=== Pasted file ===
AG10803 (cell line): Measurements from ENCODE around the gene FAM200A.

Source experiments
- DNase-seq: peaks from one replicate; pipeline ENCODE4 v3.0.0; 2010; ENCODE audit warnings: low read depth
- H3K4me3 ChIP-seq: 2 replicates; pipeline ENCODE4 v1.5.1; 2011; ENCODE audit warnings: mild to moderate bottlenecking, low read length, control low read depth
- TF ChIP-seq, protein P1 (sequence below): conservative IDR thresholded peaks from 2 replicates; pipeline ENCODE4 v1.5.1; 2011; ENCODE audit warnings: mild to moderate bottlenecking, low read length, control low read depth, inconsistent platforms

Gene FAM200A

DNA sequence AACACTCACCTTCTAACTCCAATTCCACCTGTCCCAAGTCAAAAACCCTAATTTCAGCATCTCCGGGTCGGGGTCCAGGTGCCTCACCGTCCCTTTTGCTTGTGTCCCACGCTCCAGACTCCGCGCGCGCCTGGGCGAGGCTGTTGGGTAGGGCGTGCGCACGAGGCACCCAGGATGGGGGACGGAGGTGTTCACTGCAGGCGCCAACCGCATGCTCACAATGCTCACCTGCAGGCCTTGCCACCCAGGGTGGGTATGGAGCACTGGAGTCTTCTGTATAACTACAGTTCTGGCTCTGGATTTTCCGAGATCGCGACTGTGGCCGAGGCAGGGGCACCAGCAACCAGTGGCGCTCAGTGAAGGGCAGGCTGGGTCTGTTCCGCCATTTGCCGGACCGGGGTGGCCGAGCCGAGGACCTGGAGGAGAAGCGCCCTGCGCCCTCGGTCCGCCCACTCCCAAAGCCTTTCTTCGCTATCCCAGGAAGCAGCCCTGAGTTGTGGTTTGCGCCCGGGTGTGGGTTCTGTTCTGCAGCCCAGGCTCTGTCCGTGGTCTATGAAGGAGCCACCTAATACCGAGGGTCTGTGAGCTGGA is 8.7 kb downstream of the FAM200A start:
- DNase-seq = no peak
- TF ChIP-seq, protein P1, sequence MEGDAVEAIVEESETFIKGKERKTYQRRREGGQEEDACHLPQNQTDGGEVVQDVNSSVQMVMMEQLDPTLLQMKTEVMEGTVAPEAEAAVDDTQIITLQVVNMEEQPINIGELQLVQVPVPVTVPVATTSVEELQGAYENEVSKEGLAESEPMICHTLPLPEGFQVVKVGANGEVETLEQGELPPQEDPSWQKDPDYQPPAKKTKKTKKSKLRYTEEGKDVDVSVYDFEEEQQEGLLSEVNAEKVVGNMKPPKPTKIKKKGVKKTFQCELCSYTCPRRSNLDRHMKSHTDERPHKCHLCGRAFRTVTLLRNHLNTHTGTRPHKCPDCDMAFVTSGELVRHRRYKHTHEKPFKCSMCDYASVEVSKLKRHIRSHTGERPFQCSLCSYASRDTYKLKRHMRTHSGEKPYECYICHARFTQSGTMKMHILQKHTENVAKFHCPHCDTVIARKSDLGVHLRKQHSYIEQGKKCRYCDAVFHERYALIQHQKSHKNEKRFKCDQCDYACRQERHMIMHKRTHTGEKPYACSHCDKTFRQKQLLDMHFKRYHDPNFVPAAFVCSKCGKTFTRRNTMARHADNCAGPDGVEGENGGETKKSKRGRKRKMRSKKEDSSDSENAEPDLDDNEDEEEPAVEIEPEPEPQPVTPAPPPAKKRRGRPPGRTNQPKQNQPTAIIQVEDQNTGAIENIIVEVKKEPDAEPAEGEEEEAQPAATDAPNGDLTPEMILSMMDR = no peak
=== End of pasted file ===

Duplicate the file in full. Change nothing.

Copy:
AG10803 (cell line): Measurements from ENCODE around the gene FAM200A.

Source experiments
- DNase-seq: peaks from one replicate; pipeline ENCODE4 v3.0.0; 2010; ENCODE audit warnings: low read depth
- H3K4me3 ChIP-seq: 2 replicates; pipeline ENCODE4 v1.5.1; 2011; ENCODE audit warnings: mild to moderate bottlenecking, low read length, control low read depth
- TF ChIP-seq, protein P1 (sequence below): conservative IDR thresholded peaks from 2 replicates; pipeline ENCODE4 v1.5.1; 2011; ENCODE audit warnings: mild to moderate bottlenecking, low read length, control low read depth, inconsistent platforms

Gene FAM200A

DNA sequence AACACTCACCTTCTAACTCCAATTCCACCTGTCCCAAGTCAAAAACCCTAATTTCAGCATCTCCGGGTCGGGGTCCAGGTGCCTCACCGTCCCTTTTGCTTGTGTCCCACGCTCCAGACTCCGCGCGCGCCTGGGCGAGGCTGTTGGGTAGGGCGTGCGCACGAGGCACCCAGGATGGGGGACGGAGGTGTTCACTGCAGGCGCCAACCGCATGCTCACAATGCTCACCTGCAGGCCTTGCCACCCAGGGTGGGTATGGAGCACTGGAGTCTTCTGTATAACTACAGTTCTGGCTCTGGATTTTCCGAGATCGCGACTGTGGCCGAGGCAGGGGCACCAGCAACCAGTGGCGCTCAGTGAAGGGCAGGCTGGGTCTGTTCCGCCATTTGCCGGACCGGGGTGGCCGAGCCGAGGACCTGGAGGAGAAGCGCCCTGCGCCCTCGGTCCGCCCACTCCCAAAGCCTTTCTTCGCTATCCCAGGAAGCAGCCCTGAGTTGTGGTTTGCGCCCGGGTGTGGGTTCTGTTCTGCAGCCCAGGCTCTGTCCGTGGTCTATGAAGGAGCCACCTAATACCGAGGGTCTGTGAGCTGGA is 8.7 kb downstream of the FAM200A start:
- DNase-seq = no peak
- TF ChIP-seq, protein P1, sequence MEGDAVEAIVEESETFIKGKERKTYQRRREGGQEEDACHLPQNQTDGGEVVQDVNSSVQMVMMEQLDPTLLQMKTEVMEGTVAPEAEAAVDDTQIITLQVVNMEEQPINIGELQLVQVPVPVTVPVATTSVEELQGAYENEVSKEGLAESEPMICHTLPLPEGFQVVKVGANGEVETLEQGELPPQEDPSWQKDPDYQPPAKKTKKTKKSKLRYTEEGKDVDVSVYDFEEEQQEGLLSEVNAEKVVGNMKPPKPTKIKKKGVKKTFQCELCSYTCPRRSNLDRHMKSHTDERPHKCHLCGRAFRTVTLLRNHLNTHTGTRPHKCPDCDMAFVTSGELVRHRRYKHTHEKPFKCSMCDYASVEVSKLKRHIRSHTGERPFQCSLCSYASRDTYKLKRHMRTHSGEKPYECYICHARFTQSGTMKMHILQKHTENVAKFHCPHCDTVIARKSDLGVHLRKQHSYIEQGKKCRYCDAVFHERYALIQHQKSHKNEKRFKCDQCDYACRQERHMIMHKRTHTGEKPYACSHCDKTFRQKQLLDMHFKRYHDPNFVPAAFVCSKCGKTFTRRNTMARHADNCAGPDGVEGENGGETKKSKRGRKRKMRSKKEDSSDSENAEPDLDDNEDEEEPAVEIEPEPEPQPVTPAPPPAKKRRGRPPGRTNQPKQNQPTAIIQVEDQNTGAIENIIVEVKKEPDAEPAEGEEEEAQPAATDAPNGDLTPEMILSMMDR = no peak